This book looks at how citizenship has been imagined and transformed in Latin America through the twentieth and early twenty-first centuries from different disciplinary perspectives including anthropology, history, urban planning, geography and political studies. It looks beyond citizenship as a formal legal status to explore how ideas about citizenship have shaped political and historical landscapes in different ways through the region. It shows how conceptions of citizenship are intertwined with understandings of natural spaces and environments, how indigenous politics are ‘de-colonizing’ western liberal conceptions of citizenship, and how citizenship is being transformed through local level politics and projects for development. In addition to showcasing some of the novel, emerging forms of citizenship in the region, the book also traces the ways in which historical narratives of citizenship and national belonging persist within present day politics. Collectively, the chapters show that citizenship remains an important entry point for understanding politics, projects of reform, and struggles for transformation in Latin America.
This book was published as a special issue of Citizenship Studies.
Table of Contents
1. Introduction: Narratives and imaginaries of citizenship in Latin America Judy Meltzer and Cristina Rojas 2. Legal narratives of citizenship, the social question, and public order in Colombia, 1915 – 1930 and after Catherine C. LeGrand 3. Nationalism and immigrant labor in a tropical enclave: the West Indians of Colón City, 1850 –1936 Marixa Lasso 4. Locating nature’s citizens: Latin American ecologies of political space Alex Latta 5. Acts of indigenship: historical struggles for equality and colonial difference in Bolivia Cristina Rojas 6. Decolonizing citizenship: reflections on the coloniality of power in Argentina Lucy Taylor 7. Managing the citizen: privatized public works and the bureaucratic management of citizenship in post-authoritarian Chile, 1990 – 2005 Enrique R. Silva 8. Narratives of citizenship in Medellín, Colombia Daniel Tubb 9. ‘Good citizenship’ and the promotion of personal savings accounts in Peru Judy Meltzer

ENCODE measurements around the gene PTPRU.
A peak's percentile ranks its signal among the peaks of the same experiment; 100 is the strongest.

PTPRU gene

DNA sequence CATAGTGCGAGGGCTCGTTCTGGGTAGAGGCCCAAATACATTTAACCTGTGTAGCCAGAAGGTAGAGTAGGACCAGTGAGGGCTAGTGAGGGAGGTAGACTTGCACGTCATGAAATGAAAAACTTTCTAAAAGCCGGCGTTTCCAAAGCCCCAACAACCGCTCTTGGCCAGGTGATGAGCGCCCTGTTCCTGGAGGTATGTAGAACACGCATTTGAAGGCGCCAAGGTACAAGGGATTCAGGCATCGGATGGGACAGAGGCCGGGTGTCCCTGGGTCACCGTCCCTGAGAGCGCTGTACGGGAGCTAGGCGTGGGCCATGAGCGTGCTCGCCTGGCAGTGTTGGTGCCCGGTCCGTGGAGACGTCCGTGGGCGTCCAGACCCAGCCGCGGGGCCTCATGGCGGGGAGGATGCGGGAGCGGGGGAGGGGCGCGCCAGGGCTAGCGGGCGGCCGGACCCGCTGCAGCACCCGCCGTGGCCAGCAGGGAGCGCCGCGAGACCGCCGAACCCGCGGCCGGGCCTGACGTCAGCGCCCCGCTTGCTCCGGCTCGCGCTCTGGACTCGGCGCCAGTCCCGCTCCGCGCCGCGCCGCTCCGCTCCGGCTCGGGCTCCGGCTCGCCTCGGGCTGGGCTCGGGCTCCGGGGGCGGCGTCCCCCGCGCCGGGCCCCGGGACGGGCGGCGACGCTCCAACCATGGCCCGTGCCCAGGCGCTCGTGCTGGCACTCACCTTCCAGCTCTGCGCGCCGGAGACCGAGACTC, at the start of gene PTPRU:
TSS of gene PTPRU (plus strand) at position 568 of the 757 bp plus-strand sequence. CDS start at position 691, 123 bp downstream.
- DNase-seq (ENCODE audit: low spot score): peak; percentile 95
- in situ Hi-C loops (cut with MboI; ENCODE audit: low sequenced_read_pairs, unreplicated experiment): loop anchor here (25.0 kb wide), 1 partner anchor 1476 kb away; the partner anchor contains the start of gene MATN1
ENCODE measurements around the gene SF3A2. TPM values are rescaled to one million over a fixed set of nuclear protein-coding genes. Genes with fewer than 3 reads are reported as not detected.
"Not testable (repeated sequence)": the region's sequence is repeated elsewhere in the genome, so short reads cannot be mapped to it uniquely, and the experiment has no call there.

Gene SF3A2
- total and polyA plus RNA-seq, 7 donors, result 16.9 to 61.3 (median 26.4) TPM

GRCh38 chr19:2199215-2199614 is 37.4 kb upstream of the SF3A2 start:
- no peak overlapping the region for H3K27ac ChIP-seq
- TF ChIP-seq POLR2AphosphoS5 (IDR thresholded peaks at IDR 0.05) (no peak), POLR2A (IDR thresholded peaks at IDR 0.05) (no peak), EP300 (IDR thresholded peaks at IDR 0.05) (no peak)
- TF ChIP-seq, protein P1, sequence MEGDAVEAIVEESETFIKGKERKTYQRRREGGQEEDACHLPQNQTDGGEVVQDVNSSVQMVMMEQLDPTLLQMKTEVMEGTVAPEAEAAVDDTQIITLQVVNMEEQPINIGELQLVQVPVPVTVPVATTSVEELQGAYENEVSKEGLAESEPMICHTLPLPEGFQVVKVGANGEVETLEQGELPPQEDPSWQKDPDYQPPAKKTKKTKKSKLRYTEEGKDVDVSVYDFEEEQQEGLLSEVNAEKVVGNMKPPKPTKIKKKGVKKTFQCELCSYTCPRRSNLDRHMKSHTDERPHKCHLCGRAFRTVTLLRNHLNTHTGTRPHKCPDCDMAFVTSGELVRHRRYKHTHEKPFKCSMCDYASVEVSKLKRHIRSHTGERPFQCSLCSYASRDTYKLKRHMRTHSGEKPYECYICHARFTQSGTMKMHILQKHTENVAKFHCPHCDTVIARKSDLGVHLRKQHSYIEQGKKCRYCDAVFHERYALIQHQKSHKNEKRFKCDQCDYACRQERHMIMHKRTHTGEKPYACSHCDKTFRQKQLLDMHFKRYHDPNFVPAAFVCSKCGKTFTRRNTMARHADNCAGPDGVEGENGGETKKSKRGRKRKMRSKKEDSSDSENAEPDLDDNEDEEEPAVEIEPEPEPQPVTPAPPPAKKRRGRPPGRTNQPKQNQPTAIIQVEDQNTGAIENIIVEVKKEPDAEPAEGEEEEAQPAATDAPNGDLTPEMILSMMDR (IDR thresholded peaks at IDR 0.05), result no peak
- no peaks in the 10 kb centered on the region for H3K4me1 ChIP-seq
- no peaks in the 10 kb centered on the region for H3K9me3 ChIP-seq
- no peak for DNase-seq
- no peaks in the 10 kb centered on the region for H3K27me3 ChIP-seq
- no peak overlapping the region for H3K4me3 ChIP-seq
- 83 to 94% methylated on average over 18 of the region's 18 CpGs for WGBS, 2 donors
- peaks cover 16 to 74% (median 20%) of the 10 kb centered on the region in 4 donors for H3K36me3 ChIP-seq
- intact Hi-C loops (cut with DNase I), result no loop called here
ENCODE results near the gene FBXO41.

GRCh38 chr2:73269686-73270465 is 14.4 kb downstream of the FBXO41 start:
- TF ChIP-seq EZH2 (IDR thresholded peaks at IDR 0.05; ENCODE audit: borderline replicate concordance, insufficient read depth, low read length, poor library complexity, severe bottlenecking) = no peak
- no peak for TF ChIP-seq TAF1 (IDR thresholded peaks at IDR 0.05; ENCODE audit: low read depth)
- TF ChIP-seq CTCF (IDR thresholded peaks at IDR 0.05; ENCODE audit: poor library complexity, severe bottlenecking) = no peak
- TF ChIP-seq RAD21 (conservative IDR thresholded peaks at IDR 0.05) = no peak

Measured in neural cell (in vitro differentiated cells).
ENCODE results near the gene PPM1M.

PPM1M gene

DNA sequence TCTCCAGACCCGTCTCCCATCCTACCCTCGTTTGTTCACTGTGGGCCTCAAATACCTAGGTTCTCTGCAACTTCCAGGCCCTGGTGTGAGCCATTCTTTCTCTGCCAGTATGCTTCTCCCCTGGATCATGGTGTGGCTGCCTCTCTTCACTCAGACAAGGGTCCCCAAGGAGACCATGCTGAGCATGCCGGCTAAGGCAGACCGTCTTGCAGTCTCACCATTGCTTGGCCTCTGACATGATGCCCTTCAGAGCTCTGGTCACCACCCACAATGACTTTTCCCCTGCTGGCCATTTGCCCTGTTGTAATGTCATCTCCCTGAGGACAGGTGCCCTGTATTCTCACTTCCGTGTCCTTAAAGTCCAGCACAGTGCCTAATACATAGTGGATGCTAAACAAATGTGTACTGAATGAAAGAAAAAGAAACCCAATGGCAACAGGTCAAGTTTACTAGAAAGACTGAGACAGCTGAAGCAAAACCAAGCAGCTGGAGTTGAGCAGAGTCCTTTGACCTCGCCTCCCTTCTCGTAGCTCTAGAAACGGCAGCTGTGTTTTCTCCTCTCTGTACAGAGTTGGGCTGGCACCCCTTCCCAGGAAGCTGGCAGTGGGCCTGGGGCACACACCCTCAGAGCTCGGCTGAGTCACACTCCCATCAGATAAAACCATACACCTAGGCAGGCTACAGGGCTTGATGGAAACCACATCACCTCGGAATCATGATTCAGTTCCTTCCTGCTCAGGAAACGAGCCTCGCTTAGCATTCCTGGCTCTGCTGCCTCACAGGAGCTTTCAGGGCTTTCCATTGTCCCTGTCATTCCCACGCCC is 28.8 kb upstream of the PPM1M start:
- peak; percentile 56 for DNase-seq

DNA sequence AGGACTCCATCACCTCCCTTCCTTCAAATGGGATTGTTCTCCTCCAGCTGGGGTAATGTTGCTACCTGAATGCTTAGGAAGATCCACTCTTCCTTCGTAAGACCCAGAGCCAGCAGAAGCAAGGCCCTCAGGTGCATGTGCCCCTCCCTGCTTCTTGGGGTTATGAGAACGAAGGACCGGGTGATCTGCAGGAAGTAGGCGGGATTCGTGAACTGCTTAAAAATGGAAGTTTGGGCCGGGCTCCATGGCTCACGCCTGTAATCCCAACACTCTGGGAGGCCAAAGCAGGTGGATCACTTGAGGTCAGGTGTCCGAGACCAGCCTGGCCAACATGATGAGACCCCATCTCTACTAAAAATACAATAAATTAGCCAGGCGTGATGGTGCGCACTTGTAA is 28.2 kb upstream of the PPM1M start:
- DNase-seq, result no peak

Cristina Rojas is professor of Political Science at Carleton University. Her research focuses on decolonizing global governance and emancipatory practices of citizenship. Her recent articles are published in Citizenship Studies, Globalizations, and Bulletin of Latin American Research. She is the author of Civilization and Violence: Regimes of Representation in 19th C. Colombia (2002).
Judy Meltzer holds a doctorate in Political Science from Carleton University. Her research focuses on citizenship and development. Recent publications appear in the Routledge Handbook of Global Citizenship (2014 forthcoming), Environment & Citizenship in Latin America (2012). She is co-editor of a Special Issue of Citizenship Studies (2013).